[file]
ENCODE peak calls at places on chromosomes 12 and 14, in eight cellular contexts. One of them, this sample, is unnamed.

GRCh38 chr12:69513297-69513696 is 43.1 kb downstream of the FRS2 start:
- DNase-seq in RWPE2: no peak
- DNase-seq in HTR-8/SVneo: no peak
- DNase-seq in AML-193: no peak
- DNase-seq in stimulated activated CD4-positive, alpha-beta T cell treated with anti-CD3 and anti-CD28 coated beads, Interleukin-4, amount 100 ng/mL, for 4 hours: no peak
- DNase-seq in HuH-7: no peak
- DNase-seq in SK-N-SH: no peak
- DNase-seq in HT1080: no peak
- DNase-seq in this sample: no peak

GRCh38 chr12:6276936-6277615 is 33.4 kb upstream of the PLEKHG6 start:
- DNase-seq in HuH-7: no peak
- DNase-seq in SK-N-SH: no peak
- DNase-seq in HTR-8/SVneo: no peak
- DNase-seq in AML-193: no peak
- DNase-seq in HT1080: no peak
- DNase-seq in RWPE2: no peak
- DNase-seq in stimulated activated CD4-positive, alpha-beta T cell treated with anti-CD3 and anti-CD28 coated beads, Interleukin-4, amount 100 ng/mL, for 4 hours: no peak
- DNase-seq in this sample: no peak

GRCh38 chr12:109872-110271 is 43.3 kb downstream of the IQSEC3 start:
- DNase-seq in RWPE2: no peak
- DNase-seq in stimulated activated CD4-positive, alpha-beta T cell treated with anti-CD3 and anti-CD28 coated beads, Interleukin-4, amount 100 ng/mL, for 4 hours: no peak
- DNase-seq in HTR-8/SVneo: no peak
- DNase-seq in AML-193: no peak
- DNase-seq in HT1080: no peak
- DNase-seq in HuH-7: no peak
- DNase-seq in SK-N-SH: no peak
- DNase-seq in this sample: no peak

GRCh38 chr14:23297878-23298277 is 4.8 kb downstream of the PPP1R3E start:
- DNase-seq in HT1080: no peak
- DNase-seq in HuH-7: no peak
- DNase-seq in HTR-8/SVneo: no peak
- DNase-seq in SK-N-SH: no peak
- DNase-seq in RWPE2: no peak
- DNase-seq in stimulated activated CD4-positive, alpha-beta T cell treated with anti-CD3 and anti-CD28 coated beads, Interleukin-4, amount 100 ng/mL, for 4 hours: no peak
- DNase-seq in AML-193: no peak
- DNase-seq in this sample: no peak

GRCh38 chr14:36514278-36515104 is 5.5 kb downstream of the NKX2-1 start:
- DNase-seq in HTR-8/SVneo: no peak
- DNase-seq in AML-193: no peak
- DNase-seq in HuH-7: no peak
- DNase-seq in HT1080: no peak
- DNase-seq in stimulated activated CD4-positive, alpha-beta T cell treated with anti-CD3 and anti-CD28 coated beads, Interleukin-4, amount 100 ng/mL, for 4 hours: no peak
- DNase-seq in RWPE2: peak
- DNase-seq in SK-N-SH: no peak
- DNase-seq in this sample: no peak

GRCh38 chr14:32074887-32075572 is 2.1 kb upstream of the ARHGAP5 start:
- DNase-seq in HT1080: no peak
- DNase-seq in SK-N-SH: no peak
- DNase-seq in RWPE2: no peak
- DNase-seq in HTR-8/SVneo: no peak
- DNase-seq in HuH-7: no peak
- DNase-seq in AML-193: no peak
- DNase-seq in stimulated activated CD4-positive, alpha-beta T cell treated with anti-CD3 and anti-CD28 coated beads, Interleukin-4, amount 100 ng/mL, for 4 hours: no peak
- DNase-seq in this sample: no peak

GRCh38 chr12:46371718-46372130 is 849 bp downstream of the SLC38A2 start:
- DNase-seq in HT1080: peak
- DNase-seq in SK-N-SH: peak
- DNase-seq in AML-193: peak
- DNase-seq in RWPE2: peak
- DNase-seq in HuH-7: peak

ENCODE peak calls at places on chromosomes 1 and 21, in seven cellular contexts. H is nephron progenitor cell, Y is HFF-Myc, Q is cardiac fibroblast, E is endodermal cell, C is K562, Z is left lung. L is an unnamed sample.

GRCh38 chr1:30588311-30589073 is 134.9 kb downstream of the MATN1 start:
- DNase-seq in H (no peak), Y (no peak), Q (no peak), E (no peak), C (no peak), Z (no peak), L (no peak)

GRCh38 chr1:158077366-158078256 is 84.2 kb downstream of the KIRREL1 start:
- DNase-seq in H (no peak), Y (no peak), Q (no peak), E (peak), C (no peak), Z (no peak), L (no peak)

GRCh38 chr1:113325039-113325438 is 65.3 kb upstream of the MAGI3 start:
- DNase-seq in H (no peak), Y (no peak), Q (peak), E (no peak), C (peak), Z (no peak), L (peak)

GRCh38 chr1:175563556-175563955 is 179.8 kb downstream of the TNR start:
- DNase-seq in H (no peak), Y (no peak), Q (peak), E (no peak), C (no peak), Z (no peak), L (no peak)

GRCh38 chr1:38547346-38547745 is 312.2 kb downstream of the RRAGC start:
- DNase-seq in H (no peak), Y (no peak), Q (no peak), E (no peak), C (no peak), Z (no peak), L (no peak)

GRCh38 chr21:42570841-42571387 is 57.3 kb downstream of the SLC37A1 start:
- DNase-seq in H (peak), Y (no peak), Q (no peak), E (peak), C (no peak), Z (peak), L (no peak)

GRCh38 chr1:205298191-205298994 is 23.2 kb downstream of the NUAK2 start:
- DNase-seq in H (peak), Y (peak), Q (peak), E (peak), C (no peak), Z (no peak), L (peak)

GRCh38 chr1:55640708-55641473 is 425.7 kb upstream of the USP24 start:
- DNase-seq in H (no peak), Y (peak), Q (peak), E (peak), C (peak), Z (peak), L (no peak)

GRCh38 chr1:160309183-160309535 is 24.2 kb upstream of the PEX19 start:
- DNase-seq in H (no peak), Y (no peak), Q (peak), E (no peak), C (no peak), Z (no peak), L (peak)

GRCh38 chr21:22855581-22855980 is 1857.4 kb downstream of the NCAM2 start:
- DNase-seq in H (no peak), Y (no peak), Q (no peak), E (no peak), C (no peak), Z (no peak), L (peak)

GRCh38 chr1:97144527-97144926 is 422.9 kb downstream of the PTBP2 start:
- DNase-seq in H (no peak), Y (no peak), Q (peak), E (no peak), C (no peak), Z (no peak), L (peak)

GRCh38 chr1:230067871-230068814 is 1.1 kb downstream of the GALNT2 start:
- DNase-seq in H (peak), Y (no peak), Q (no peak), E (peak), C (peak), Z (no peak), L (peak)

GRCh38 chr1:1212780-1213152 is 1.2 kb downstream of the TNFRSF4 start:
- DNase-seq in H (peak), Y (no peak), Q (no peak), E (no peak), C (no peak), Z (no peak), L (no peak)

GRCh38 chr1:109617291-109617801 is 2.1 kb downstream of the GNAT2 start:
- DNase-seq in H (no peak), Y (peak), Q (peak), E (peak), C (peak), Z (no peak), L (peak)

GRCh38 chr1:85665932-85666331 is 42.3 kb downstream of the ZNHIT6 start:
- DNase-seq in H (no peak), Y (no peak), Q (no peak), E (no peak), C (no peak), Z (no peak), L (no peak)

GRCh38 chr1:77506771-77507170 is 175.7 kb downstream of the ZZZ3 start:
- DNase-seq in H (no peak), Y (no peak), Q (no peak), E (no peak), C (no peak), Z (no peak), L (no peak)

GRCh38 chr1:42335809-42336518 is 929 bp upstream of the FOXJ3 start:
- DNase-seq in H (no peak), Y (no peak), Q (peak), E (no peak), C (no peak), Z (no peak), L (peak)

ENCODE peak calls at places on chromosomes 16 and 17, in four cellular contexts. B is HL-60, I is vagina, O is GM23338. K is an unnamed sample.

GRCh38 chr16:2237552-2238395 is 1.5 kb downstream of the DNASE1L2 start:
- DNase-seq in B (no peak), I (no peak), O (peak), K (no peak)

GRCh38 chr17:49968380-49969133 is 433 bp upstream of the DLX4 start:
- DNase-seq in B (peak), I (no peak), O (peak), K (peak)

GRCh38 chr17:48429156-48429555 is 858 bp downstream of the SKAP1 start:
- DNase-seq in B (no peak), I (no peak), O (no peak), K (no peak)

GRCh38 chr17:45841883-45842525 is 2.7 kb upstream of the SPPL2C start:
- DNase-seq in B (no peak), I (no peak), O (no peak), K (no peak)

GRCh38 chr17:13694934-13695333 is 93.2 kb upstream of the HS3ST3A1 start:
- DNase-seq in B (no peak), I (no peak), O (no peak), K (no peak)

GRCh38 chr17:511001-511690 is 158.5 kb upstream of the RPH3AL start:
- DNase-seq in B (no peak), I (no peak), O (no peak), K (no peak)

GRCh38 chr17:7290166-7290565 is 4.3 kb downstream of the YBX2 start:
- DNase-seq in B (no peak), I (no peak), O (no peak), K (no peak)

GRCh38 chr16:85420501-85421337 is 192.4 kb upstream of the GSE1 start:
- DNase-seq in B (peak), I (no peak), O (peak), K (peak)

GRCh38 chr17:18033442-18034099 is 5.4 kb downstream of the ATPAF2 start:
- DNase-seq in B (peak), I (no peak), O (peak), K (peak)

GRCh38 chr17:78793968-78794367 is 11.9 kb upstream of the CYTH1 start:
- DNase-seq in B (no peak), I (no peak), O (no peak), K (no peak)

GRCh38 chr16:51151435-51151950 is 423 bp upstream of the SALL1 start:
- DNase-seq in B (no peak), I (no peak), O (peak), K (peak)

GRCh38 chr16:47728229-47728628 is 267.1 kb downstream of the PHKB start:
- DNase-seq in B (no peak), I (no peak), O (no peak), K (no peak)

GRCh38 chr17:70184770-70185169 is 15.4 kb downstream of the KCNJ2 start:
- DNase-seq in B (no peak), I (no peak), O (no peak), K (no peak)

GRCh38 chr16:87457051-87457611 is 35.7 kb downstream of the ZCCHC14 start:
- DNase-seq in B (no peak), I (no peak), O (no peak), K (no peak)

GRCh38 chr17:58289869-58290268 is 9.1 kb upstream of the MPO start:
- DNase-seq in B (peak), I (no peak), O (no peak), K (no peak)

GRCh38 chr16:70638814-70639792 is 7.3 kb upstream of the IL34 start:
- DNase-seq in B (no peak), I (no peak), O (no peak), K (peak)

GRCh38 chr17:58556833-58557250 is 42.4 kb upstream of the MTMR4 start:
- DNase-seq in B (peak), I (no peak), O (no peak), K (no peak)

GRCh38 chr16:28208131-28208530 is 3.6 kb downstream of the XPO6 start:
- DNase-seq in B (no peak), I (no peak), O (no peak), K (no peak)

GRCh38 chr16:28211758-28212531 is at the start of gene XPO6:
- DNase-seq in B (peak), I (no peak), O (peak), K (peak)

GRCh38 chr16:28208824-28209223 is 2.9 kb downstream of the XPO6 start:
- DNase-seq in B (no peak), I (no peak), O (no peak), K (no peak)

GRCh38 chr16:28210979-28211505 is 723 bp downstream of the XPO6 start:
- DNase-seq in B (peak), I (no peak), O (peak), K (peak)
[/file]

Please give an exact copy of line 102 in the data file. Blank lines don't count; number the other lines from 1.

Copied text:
GRCh38 chr17:48429156-48429555 is 858 bp downstream of the SKAP1 start: